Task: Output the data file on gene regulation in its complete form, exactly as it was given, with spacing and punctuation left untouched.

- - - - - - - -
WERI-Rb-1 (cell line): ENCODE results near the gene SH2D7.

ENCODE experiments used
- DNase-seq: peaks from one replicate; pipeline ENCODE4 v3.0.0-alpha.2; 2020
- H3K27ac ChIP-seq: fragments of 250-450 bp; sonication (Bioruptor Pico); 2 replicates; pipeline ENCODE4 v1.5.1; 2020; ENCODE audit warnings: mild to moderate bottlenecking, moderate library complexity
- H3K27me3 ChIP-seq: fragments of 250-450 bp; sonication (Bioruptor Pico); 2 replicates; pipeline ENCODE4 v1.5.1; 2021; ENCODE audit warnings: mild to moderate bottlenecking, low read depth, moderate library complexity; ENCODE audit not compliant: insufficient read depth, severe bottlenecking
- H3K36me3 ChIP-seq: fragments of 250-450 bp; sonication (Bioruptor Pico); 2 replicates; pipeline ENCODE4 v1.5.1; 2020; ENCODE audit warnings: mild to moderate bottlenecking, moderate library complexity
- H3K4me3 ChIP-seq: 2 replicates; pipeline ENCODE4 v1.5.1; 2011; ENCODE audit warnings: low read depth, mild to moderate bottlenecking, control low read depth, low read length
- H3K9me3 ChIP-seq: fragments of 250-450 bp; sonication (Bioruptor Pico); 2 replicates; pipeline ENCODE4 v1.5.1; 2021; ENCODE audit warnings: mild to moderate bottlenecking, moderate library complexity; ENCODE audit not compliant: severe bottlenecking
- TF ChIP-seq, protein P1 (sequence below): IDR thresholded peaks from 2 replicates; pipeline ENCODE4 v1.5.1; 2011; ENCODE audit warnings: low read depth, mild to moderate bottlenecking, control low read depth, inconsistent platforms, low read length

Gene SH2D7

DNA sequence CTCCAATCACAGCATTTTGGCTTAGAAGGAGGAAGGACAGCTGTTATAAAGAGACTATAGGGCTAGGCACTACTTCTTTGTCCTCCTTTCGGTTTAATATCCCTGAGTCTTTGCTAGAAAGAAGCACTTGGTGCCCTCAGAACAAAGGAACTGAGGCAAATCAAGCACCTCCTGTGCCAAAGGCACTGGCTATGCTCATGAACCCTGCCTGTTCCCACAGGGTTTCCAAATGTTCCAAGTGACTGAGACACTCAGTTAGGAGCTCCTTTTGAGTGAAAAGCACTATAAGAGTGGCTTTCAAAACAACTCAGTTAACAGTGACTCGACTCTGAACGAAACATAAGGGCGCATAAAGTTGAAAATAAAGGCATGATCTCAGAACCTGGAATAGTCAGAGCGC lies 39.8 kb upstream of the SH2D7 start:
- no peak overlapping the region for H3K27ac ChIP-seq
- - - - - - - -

WERI-Rb-1 (cell line): ENCODE results near the gene SH2D7.

ENCODE experiments used
- DNase-seq: peaks from one replicate; pipeline ENCODE4 v3.0.0-alpha.2; 2020
- H3K27ac ChIP-seq: fragments of 250-450 bp; sonication (Bioruptor Pico); 2 replicates; pipeline ENCODE4 v1.5.1; 2020; ENCODE audit warnings: mild to moderate bottlenecking, moderate library complexity
- H3K27me3 ChIP-seq: fragments of 250-450 bp; sonication (Bioruptor Pico); 2 replicates; pipeline ENCODE4 v1.5.1; 2021; ENCODE audit warnings: mild to moderate bottlenecking, low read depth, moderate library complexity; ENCODE audit not compliant: insufficient read depth, severe bottlenecking
- H3K36me3 ChIP-seq: fragments of 250-450 bp; sonication (Bioruptor Pico); 2 replicates; pipeline ENCODE4 v1.5.1; 2020; ENCODE audit warnings: mild to moderate bottlenecking, moderate library complexity
- H3K4me3 ChIP-seq: 2 replicates; pipeline ENCODE4 v1.5.1; 2011; ENCODE audit warnings: low read depth, mild to moderate bottlenecking, control low read depth, low read length
- H3K9me3 ChIP-seq: fragments of 250-450 bp; sonication (Bioruptor Pico); 2 replicates; pipeline ENCODE4 v1.5.1; 2021; ENCODE audit warnings: mild to moderate bottlenecking, moderate library complexity; ENCODE audit not compliant: severe bottlenecking
- TF ChIP-seq, protein P1 (sequence below): IDR thresholded peaks from 2 replicates; pipeline ENCODE4 v1.5.1; 2011; ENCODE audit warnings: low read depth, mild to moderate bottlenecking, control low read depth, inconsistent platforms, low read length

Gene SH2D7

DNA sequence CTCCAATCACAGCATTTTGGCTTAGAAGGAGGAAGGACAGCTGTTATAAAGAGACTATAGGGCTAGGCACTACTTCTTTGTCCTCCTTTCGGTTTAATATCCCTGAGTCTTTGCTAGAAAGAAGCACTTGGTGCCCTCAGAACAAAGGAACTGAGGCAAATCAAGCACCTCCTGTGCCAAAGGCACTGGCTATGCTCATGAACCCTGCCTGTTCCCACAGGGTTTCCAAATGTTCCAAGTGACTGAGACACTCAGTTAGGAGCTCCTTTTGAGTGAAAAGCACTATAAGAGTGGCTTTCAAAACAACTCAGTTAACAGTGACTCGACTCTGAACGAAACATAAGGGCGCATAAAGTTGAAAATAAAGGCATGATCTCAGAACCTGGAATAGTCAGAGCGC lies 39.8 kb upstream of the SH2D7 start:
- no peak overlapping the region for H3K27ac ChIP-seq